Preview: King of Seas


Chris Harding

Writer and Storywriter


Pirate games are rare these days, and outside of Microsoft’s Sea of Thieves, there really aren’t many great pirate-themed swashbuckling games to play, especially on consoles anyway. Black Flag does not count, even though it’s basically a pirate game, but at this point who is really playing it? Exactly.
So, 3DCloud is here with a brand new pirate-themed game and it’s King of Seas, and I’ve played a bit of it, and I’m going to share my thoughts on the early demo – and I must stress, it is a very early demo as the game is still some way out from release – and let you know what I made of it.
King of Seas opens with a simple tutorial and the revelation that this is a top-down isometric adventure. It’s not a big bombastic AAA explosion ridden affair, but a much more casual and somewhat relaxed kind of game. Easy to step into, then, and with some very simple controls, it took me no time to get my ship riding the waves.

You get to pick your own character at the start and you’re given the choice between a male or female hero, and the story simply changes the character model and name during the cartoony dialogue that provides exposition. I normally look at such “cut-scenes” with derision, as they’re typically cheap and poorly done, at least in my recent experience. King of Seas managed to sway me a little bit with its cheeky humour and the cartoony graphics for these moments. It’s not perfect and I’ll always take spoken dialogue over text dialogue, but in this instance, I was happy enough. It helps, too, that after the first mission where you are cast out from society and saved by pirates, your mentor is a Willy Nelson looking pirate. I was reminded a little bit of my favourite pirate-themed game series, the Monkey Island games. Not from the gameplay, but from the general humour and whimsy throughout the dialogue.
So, the actual gameplay then. There’s more too it than I expect. I didn’t go into this one with any prior knowledge, just a couple of quick articles that I’d written for Pure PlayStation. My knowledge was essentially zero, and so it was a surprise when I learned that there’s an economy in the game, and it plays a substantial role, I think. I can’t be sure because I wasn’t able to get too far in this demo, but an early mission had me going to an island to buy some wood, and within the market were other valuable goodies and resources to buy. I imagine that the further in the story you go, the more this opens up. The game does mention that not every port offers the same price, so shopping around whether you’re buying or selling will be an important part of running a good pirate business.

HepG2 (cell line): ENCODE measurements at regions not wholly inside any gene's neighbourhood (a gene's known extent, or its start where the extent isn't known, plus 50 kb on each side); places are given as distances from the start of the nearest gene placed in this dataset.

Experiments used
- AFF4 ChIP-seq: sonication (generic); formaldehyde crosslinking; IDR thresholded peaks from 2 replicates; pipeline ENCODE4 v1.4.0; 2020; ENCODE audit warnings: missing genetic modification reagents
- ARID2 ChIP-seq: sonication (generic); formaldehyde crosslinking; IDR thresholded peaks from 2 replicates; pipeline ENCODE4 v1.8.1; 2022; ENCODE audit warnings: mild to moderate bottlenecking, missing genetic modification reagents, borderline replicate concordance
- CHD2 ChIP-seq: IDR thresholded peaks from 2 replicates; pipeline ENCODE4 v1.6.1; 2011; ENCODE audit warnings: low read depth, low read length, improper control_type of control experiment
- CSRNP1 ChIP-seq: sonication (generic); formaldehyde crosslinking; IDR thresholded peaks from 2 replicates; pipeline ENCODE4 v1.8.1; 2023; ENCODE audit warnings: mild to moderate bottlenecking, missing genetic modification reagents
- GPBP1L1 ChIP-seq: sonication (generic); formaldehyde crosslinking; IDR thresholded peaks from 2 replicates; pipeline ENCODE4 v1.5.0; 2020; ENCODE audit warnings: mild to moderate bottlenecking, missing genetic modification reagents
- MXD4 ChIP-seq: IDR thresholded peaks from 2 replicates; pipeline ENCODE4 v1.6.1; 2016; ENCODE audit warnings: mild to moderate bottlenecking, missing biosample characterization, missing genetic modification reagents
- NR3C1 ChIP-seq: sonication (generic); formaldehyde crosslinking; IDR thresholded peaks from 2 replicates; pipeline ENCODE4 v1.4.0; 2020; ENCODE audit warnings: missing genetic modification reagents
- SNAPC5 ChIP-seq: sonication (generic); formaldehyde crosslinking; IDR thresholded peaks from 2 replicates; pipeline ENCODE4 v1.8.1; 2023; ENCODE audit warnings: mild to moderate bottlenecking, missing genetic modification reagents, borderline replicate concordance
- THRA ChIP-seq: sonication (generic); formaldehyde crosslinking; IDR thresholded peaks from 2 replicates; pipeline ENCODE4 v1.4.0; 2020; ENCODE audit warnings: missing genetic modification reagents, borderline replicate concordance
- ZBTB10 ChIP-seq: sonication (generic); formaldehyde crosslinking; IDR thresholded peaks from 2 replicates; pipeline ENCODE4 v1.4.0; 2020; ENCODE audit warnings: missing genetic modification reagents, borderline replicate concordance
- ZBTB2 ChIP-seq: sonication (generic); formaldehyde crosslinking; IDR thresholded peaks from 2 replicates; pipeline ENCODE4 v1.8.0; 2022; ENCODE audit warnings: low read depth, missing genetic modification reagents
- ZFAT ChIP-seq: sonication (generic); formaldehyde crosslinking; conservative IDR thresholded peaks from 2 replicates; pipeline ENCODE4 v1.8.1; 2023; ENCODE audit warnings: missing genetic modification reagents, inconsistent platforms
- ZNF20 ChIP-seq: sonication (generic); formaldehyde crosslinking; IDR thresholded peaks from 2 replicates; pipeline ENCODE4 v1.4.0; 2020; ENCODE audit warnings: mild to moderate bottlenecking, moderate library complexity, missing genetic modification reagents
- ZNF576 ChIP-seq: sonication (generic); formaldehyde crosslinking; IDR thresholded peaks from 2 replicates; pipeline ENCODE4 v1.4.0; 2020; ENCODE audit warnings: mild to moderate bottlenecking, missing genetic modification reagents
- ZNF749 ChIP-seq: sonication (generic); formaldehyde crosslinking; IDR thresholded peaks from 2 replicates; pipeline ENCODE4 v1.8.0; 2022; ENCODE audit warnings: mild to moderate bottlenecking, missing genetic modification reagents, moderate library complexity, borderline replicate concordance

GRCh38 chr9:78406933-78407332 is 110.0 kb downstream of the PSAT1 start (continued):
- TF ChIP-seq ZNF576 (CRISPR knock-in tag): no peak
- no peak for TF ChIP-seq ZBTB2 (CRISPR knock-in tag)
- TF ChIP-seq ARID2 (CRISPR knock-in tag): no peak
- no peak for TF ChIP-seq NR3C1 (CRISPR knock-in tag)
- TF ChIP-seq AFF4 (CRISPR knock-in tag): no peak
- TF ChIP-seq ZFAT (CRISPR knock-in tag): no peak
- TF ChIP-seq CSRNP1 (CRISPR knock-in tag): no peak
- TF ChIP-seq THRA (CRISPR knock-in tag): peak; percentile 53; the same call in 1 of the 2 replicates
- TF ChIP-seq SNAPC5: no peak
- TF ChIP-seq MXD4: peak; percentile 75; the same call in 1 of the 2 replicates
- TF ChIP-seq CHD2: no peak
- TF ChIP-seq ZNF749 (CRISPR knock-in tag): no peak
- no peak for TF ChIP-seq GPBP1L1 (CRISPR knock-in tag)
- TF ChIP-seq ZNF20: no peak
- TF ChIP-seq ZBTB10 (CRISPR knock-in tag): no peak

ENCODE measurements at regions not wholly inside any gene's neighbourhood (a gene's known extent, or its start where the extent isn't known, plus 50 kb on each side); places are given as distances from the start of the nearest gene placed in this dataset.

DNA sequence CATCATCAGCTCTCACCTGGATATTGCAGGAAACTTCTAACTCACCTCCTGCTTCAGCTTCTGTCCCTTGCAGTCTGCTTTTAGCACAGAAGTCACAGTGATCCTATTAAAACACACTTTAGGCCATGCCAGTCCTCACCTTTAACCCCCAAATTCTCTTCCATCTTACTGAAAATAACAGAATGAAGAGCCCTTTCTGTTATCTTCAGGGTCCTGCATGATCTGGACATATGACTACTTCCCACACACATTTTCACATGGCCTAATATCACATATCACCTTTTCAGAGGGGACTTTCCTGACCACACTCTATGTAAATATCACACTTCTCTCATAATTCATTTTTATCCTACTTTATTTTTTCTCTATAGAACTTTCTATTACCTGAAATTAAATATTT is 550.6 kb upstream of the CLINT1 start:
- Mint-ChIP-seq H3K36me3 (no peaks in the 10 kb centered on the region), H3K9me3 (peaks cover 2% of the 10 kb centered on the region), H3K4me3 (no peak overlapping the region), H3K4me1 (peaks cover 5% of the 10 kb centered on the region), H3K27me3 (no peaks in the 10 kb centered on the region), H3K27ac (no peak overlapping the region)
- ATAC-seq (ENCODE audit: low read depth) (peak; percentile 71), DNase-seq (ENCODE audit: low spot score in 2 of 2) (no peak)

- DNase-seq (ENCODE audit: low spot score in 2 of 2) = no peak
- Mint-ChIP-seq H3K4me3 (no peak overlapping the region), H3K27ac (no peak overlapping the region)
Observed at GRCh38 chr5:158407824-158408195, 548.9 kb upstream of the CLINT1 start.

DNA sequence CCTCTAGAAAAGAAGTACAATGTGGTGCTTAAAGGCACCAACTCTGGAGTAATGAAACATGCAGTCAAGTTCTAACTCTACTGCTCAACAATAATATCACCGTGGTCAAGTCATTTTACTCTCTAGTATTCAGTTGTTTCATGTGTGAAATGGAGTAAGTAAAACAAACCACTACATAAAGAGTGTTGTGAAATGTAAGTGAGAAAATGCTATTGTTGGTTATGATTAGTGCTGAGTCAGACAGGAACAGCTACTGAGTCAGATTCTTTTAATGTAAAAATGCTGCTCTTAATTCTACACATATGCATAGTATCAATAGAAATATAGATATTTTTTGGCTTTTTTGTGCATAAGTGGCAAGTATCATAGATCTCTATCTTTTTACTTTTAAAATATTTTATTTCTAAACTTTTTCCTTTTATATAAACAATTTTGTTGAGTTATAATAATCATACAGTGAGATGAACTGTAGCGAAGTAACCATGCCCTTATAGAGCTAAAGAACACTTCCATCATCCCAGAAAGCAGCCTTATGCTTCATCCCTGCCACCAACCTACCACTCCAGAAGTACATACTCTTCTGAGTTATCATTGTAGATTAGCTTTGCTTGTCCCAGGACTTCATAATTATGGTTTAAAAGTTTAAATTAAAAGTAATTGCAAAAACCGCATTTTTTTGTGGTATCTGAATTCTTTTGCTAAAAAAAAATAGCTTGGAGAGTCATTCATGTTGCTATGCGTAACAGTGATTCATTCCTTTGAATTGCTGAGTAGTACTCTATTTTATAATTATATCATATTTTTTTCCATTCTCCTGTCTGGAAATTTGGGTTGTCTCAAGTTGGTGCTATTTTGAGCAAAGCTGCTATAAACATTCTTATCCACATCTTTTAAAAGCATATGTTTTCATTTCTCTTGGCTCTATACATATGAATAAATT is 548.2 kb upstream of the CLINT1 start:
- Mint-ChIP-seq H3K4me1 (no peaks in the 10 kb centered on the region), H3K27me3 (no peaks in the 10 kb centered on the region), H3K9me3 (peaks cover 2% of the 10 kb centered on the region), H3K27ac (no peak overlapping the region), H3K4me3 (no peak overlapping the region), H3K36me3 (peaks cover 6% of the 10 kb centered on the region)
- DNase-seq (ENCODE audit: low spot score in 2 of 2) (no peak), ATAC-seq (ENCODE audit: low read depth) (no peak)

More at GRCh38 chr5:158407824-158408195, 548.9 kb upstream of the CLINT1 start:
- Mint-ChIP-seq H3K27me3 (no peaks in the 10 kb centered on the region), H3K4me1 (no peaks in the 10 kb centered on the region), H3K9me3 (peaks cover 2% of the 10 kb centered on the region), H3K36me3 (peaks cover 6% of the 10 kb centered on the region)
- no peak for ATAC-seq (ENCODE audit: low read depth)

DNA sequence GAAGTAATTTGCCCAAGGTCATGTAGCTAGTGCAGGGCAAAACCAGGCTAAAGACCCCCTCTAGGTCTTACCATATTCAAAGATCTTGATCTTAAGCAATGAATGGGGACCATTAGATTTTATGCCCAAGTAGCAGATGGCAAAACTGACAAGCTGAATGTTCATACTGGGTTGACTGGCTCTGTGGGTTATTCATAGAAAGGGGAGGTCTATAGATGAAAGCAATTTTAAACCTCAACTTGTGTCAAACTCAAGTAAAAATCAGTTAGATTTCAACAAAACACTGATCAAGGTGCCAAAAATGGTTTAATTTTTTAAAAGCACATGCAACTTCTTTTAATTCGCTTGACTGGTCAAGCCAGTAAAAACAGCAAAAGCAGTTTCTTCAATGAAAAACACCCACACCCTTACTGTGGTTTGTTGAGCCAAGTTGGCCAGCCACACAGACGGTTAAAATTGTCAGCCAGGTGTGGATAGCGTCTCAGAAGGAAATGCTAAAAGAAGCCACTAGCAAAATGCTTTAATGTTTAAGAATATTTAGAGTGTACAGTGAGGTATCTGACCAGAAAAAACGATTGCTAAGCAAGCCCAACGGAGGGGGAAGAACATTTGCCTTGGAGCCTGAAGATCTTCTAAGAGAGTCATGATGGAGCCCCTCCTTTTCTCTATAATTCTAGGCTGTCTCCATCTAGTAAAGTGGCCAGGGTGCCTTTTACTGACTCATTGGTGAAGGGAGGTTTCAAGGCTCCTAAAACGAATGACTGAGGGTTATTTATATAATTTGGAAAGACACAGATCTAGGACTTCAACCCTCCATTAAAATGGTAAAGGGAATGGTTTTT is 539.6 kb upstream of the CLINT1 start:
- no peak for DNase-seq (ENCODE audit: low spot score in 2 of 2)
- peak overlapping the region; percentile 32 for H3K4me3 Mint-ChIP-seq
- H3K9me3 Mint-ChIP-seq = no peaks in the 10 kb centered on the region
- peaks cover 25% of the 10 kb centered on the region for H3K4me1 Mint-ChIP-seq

The general gameplay was fairly slow and measured. Getting around is easy and there’s a map you can refer to by clicking the right stick on your pad. The problem I had, though, is that I was constantly referring to this in-menu map to make sure I was going the right way. I’d have preferred an on-screen icon or mini-map, to be honest, and maybe there is something I’ve missed, but I didn’t like how often I was clicking the stick to check my bearings. Again, these are early days and there’s plenty of time before the game releases, so this, along with other things, could change.
Combat is a tough one. I’m not sure where I stand with it. I like the familiarity of it; it feels like the Assassin’s Creed games, except with the camera pulled way back, and I don’t mind that. What I didn’t like was the lack of feedback to my actions. You fire from the left side of your hull with the left trigger and the right side with the right trigger. Simple enough, but there’s no aiming icon or even just a little line to show the direction in which the cannonballs will fly. This could well be a design choice by the developers to make the game a little tougher and to force you to measure your shots, but I missed far more than I hit, and as a player, you never really want to feel like a failure. You could put this down to me being shite at the game, or maybe this is another thing that will be tweaked before release.

I’ve come away from my short-lived King of Seas adventure not particularly impressed, but not unimpressed either. It feels like King of Seas will be a decent enough game that’ll pull in a bit of interest because of its setting, but I’ll really need to spend a lot more time with the game before I can really pass any kind of judgement. Sometimes that’s the way these things go. I’ve done previews in the past that totally sold me on a game within minutes and others that turned me off within seconds. But, occasionally, there’ll come a game that I just can’t decide on, and that’s why we have proper reviews.
Disclaimer: This preview was carried out using PC code provided by the publisher, and the game is still in development and the content shown in this preview may change upon release.

Preview: King of Seas
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